Back yourself


This is an edited extract from Angela Priestley’s book Women Who Seize The Moment, first published in 2014 and republished by Simon & Schuster in 2016. It’s available online and in book stores.  

Back yourself. They are two words plenty of well-known and much-admired businesswomen have used when asked to share their best career advice to others, and two words used by many of the women interviewed for this book when asked how they’ve achieved their own definition of success.

They’re two words that sound so simple and self-explanatory, yet two words that have remained elusive for so many of us.


It’s easy to tell women to “back themselves.” Not quite as easy for those women on the receiving end of such advice to know exactly how to do it.

A high level of confidence and self-belief is not something that can be easily taught. It needs to be owned. Being able to “back yourself” is about dismissing the niggling self-doubts and getting on with the job. It involves believing that even if you don’t have the specific skills and requirements for a particular role or big idea now, that you’ve got enough commonsense to learn what you need to know along the way. It’s placing yourself in awkward and uncomfortable positions in order to better perform at your role, or putting your hand up for a new job or opportunity. It’s taking risks to get ahead.

I’ve found through interviewing hundreds of women in business and leadership that the best self-backers are not always those who appear to be the most confident or outgoing.  They’re not necessarily extroverts, or the women who’ll speak up first in a meeting.  They’re the individuals who believe — quietly or publicly — that they have what it takes to achieve their ultimate ambitions.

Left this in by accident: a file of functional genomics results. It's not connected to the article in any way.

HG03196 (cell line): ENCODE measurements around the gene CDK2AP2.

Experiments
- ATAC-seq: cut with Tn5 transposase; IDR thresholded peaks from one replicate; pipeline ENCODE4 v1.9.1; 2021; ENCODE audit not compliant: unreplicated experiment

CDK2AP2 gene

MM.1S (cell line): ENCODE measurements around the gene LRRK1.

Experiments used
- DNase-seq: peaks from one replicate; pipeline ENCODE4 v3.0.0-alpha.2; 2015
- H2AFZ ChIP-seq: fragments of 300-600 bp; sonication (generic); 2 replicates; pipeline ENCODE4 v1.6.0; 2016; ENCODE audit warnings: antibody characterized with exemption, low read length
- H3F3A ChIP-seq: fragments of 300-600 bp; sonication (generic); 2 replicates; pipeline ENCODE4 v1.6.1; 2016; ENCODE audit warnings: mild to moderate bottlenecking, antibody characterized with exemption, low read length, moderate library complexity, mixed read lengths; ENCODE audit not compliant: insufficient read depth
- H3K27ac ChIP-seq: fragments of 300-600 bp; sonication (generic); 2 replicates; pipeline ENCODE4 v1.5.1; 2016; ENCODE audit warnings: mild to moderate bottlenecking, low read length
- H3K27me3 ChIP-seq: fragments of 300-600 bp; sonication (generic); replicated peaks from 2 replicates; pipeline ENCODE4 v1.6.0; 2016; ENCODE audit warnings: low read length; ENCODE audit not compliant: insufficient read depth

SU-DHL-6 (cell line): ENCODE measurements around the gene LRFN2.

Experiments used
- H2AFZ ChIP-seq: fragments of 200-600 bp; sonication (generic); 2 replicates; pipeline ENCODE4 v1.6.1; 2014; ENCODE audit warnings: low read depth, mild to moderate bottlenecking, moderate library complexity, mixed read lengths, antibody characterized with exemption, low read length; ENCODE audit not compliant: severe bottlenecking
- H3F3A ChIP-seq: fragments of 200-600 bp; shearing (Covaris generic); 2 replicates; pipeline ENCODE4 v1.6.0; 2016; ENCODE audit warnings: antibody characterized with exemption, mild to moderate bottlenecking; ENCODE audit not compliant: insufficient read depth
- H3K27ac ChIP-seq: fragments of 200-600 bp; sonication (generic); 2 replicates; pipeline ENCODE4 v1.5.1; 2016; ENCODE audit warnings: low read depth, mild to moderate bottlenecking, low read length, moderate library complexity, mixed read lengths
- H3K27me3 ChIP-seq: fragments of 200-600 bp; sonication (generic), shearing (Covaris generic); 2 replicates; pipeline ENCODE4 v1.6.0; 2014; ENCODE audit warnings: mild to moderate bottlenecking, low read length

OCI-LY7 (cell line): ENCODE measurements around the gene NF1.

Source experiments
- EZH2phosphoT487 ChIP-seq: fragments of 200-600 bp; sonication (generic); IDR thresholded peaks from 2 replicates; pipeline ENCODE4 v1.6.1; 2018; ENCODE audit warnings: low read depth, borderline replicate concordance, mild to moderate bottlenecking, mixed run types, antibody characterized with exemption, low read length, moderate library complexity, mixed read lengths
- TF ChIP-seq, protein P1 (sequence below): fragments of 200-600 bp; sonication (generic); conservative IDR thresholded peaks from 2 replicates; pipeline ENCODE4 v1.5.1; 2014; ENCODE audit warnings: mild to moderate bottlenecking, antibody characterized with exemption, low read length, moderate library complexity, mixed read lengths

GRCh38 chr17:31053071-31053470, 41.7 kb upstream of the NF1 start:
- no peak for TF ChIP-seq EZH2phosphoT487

So how exactly do you ‘back yourself’ then?

The call to “back yourself” seems straightforward. It’s only two words and a means of behaving that we can personally control. But most of us know it’s not that simple. Backing yourself can be awkward and uncomfortable. Worse, it can have consequences: some moves feel like you’re leaving yourself open to criticism, others like you’re putting your entire career on the line, or potentially doing something unimaginable for so many women: big-noting yourself.

But as we all know, you don’t get anywhere without taking a risk. So once you’re past the fear of blowing your own trumpet, consider how you can back yourself enough to eliminate or at least hide self-doubt, to take a risk, to promote your worth, to throw yourself at roles and opportunities when you’re not 100% qualified and to say “no” when an offer is not for you.